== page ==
No major shifts between any of these distribution channels are expected in the future, although sales of cigars through on-trade outlets are expected to rise, at the expense of street vendors.
After the Angolan Government banned the local production of cigarettes, some reductions have been seen in the penetration of illicit cigarettes in the country. The importation of cigarettes is handled by leading global tobacco companies such as British American Tobacco and Japan Tobacco as well as major local players such as Barco Trading and Angoalissar, which has helped to stamp out the contraband tobacco trade because the involvement of these conscientious legitimate companies has left clandestine cigarette importation in the hands of individuals.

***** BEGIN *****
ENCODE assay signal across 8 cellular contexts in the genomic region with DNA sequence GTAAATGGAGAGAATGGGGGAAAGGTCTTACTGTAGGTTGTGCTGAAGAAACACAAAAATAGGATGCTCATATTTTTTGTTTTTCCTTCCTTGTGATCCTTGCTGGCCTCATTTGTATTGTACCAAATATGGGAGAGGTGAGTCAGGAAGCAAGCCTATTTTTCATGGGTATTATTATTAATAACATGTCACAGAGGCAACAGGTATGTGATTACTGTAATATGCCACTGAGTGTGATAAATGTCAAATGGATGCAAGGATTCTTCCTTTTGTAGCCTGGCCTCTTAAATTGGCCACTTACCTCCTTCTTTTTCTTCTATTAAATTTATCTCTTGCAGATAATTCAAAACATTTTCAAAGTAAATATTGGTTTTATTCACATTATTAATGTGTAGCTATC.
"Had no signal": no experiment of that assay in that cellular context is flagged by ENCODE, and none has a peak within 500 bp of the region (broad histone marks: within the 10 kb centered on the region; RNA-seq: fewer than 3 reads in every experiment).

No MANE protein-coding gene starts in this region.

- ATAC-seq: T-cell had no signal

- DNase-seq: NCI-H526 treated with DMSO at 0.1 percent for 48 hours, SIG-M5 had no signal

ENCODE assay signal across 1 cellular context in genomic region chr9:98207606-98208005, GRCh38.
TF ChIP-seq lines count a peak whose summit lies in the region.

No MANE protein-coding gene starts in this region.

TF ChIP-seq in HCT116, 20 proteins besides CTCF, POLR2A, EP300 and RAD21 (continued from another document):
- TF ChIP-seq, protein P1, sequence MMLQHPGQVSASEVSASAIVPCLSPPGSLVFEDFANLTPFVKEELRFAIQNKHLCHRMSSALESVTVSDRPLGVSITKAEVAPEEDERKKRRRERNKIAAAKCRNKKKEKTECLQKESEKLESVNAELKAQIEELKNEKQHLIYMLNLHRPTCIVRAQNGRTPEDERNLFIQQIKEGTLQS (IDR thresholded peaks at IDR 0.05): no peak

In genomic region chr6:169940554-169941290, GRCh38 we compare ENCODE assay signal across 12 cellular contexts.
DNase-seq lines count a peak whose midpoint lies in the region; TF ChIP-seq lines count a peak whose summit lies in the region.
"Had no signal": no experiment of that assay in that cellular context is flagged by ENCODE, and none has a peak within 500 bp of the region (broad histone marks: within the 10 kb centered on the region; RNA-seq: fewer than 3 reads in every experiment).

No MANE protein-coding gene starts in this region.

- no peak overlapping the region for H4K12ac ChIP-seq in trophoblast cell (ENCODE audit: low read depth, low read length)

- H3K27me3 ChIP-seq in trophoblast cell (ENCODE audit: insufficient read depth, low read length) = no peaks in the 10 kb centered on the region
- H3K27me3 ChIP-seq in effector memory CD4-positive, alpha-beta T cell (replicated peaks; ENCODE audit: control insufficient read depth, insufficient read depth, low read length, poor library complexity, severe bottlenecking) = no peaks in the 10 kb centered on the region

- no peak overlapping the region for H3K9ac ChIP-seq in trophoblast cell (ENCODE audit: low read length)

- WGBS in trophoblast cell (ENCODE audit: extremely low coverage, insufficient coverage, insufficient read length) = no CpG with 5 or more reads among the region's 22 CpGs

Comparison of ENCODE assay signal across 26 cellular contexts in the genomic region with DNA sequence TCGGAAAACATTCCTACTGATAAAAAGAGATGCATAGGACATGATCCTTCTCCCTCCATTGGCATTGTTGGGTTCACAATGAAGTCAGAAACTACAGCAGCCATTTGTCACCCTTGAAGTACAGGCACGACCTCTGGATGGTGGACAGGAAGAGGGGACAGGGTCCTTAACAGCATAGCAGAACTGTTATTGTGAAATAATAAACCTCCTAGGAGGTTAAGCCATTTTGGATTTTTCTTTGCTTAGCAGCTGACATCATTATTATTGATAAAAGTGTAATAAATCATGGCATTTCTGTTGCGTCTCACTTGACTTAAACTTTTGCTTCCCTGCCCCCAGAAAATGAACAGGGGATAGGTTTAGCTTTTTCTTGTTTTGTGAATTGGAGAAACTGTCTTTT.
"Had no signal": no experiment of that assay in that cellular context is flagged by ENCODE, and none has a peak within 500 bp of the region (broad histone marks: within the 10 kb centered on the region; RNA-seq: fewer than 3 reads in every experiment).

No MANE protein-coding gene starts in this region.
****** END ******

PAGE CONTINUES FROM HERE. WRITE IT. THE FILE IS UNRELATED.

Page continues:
However, there remains a certain level of cigarette smuggling among Angola’s Chinese communities. Many of the Chinese people living in the country smoke cigarettes illicitly imported from China and is unclear how much control the government has on the clandestine importation of these Chinese cigarettes.
The twin bases of Angola’s illicit cigarette trade are poor border controls and endemic corruption among customs officials. In fact, there are major entry points into Angola on the country’s borders with DR Congo, Namibia and Zambia that are not under the full control of the government. Another major factor is the pressure coming on the disposable incomes of many people in the country, not least as reports have stated that lower-income communities are also the major consumers of tobacco products.